The amount of working capital a small business needs to run smoothly depends largely on the type of business, its operating cycle and the business owners' goals for future growth. However, while very large businesses can get by with negative working capital because of their ability to raise funds quickly, small businesses should maintain positive working capital figures.
- Working capital is the cash on hand used to keep a business operational, less liabilities and obligations.
- Depending on the line of business, working capital needs may be significant in order to procure raw materials and labor.
- Service businesses, on the other hand, rely far less on working capital and can operate with less overhead.
What Is Working Capital?
Working capital refers to the difference between a company's current assets and its current liabilities. Current assets are the things a business owns that can be turned into cash within the next 12 months, while current liabilities are the costs and expenses the business incurs within the same period. Common current assets include checking and savings accounts; marketable securities such as stocks and bonds; inventory; and accounts receivable. Current liabilities include the cost of materials and supplies that need to be purchased to produce goods for sale, payments on short-term debt, rent, utilities, interest and tax payments.
A company's working capital is a reflection of its operational efficiency and budget management. If a business has more current liabilities than assets, its working capital is negative, meaning it may have difficulty meeting its financial obligations. A company with a very high working capital figure, conversely, is easily able to pay all its expenses with ample funding left over. Whether a given business requires high working capital is determined by three key factors: business type, operating cycle and management goals.
Certain types of businesses require higher working capital than others. Businesses that have physical inventory, for example, often require considerable amounts of working capital to run smoothly. This can include both retail and wholesale businesses, as well as manufacturers. Manufacturers must continuously purchase raw materials to produce inventory in-house, while retailers and wholesalers must purchase pre-made inventory for sale to distributors or consumers.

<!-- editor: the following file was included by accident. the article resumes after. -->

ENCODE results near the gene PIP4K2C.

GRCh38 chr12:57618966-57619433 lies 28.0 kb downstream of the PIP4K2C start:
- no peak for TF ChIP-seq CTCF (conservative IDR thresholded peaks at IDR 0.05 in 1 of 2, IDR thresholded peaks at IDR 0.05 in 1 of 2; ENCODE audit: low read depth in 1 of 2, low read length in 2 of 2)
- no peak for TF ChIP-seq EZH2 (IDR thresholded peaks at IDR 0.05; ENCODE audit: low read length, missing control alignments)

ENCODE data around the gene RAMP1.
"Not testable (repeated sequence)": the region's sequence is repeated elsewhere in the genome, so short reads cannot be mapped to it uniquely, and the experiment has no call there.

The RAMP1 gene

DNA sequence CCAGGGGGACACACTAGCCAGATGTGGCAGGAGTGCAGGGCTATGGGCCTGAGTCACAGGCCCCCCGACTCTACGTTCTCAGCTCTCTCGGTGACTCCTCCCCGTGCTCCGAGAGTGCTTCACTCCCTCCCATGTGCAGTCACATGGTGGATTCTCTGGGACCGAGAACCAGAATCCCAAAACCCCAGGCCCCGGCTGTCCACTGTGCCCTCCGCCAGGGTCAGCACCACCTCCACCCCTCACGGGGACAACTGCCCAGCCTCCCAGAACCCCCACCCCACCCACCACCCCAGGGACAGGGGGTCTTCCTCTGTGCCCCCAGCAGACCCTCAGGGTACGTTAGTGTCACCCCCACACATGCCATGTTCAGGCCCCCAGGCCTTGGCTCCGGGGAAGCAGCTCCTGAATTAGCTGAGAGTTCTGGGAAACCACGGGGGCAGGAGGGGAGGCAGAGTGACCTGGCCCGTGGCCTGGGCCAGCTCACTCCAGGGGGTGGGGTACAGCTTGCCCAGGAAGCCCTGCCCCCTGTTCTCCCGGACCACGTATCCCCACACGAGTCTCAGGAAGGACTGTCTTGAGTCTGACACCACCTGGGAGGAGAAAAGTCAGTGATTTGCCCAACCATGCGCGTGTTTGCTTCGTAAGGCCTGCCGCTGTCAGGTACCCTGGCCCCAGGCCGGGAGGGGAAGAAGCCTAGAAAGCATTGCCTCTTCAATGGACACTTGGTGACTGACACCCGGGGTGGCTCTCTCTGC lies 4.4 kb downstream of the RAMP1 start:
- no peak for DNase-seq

In addition, many businesses are seasonal in nature, meaning they require extremely high working capital during certain parts of the year as they ramp up for the high season. Leading up to the winter holidays, for example, retail businesses such as department stores and grocery stores must increase inventories and staffing to accommodate the expected influx of customers.
Businesses that provide intangible products or services, such as consultants or online software providers, generally require much lower working capital. Businesses that have matured and are no longer looking to grow rapidly also have reduced need for working capital.
Ideally, a business is able to pay its short-term debts with revenue from sales. However, the length of a company's operating cycle can make this impossible. Companies that take a long time to create and sell a product need more working capital to ensure financial obligations incurred in the interim can be met. Similarly, companies that bill customers for goods or services already rendered rather than requiring payment up front need higher working capital in case collection on accounts receivable cannot be made in a timely manner.
The specific goals of the business owners is another important factor that determines the amount of working capital required by a small business. If the small business is relatively new and looking to expand, a higher level of working capital is needed relative to that required by a small business looking to stay small. This is particularly true for businesses looking to expand product lines to venture into new markets as the costs of research and development, design and market research can be considerable.